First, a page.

Topic: Promotion Marketing
Who: Gambling Commission
When: 21 November 2013
Where: Great Britain
Law stated as at: 13 January 2013
The Gambling Commission has recently issued new summary guidance for licensing officers on the topic of skill with prize machines (“SWPs”).
While the guidance is aimed chiefly at gaming machines, it is also instructive for marketers conducting prize promotions.
Why should marketers be interested?
Section 6 of the Gambling Act 2005 (the “Act”) defines “gaming” as “playing a game of chance for a prize”.
Clearly this description could potentially apply to numerous promotional prize competitions. If it does, then promoters need to be aware that any “gaming” that takes place in the UK without the requisite licence from the Gambling Commission will breach the Act and could leave those responsible exposed to fines and potentially terms of imprisonment.
It is also worth noting that the definition does not require any stake, bet or other payment, and therefore would apply, in theory at least, to free to enter promotion mechanics, although the risks of enforcement action in this context are likely to be low.
Guidance on SWPs
SWPs are not caught as gaming machines under the Act and therefore do not require a licence from the Gambling Commission to be operated lawfully.
The latest guidance confirms that in order to be classed as an SWP the game in question must not have any mechanism that determines the outcome of the game, such as a compensator or other mechanism that makes the outcome dependent upon chance.
The game must operate in a consistent manner and provide sufficient time and opportunity each time for participants to win using their skill. A game that contains an element of chance, unless it is so slight that it can reasonably be disregarded, will be classed as gaming.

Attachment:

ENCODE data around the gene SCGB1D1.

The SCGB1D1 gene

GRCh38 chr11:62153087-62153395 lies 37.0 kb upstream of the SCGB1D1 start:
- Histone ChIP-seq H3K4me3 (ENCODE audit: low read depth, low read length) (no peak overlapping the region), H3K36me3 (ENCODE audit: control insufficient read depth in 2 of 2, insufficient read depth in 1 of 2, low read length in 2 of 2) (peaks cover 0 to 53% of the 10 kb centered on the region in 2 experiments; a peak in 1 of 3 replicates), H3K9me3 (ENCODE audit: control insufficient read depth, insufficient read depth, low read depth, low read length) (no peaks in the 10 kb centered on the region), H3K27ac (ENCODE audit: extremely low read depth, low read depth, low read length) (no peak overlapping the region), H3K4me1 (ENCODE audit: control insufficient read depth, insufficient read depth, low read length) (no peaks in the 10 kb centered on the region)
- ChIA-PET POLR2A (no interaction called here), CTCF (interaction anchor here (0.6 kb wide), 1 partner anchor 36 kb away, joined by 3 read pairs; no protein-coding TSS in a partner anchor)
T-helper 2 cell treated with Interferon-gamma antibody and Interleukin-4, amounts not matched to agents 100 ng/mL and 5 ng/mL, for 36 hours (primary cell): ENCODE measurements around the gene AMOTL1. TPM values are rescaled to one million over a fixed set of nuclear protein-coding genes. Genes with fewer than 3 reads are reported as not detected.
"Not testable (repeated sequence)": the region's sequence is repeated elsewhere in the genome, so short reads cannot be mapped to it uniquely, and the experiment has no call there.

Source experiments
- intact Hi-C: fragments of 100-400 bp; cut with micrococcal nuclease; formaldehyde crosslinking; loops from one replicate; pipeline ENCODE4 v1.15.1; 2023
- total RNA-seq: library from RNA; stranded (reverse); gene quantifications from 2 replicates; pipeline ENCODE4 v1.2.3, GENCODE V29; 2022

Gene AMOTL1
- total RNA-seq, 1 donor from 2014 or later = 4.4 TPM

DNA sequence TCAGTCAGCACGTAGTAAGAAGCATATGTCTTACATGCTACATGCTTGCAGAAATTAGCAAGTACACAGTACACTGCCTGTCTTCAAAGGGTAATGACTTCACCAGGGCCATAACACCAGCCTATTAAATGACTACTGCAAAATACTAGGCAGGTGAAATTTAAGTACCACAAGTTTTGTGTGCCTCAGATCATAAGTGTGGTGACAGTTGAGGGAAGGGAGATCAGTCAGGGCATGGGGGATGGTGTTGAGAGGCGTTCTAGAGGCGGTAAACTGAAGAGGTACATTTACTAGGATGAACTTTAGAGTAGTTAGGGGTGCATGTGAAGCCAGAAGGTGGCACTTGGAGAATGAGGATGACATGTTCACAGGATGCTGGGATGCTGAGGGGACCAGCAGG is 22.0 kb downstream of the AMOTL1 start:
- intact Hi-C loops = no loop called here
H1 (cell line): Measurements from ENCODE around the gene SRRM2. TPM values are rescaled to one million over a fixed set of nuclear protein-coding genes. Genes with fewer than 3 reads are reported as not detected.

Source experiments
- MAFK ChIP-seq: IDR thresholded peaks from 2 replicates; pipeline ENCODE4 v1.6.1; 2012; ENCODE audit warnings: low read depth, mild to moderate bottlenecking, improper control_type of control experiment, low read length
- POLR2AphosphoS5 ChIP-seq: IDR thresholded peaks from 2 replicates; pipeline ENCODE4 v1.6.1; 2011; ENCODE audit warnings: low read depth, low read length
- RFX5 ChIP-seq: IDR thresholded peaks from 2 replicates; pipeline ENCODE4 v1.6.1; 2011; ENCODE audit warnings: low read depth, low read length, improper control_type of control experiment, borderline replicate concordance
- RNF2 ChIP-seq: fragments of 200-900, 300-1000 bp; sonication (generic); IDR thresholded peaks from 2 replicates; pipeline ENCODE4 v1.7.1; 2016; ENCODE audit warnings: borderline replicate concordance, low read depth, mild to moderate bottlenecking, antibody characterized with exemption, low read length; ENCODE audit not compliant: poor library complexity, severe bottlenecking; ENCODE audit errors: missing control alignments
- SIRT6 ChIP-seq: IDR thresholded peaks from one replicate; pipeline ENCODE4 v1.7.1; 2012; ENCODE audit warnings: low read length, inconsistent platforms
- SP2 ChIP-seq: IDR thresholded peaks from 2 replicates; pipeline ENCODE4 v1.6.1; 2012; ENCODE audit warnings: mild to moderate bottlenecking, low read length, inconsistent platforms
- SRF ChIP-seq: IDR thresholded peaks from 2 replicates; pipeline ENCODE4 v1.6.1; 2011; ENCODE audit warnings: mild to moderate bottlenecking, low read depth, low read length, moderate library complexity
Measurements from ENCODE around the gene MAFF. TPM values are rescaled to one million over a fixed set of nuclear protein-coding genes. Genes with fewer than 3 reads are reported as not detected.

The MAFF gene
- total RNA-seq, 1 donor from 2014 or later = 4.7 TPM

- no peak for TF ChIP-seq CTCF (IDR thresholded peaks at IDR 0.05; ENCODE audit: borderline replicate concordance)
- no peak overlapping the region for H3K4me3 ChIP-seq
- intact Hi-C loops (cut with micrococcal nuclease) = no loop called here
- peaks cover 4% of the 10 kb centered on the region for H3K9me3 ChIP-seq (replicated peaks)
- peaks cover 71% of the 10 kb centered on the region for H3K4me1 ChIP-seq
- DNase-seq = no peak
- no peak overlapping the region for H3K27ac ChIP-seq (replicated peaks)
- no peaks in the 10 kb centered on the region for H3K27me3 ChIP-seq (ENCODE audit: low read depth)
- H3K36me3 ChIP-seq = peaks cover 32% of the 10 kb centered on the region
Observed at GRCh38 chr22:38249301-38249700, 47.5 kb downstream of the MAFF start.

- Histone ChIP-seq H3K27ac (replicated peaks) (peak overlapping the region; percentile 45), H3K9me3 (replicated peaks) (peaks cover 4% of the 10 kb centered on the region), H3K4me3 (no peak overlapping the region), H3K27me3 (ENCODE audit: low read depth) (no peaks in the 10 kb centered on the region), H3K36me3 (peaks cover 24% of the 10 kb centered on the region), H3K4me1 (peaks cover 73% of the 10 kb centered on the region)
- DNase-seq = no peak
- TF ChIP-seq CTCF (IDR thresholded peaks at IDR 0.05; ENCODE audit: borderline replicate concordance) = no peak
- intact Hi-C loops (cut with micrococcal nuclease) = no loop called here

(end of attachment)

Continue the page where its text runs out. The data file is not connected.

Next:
Section 6(2) of the Act confirms that a “game of chance” includes a game that is presented as involving an element of chance. The guidance highlights that the Gambling Commission will take into account the following matters when assessing whether a game is being presented as involving an element of chance:
- how the game appears to the player. It must not look like a game of chance, for example; roulette, bingo or game of cards;
- the name of the game and whether it contains language associated with gambling games, for example ‘stake’ and ‘jackpot’;
- the livery of the machine and whether it contains symbols or graphics associated with gambling games, such as bars, bells, lucky 7s or fruits;
- the appearance of the game itself and whether it contains symbols or graphics associated with gambling games, including (but not limited to) the turn of a wheel, the spin of a coin, the roll of a dice, reel bands, or the random selection of numbers;
- whether the game involves the player in actions associated with gambling games including (but not limited to) placing chips or markers on numbers; and
- any contextual indications such as advertising signage or marketing material.
It is important to note that any one of these factors by itself may not be sufficient to result in the Gambling Commission classifying a particular machine as a gaming machine.
Why this matters:
The distinction between a game of chance and a game of skill can be a difficult one to assess. This latest document from the Gambling Commission provides a helpful reminder of their approach in this area, allowing those involved in organising prize promotions to ensure compliance with the Act.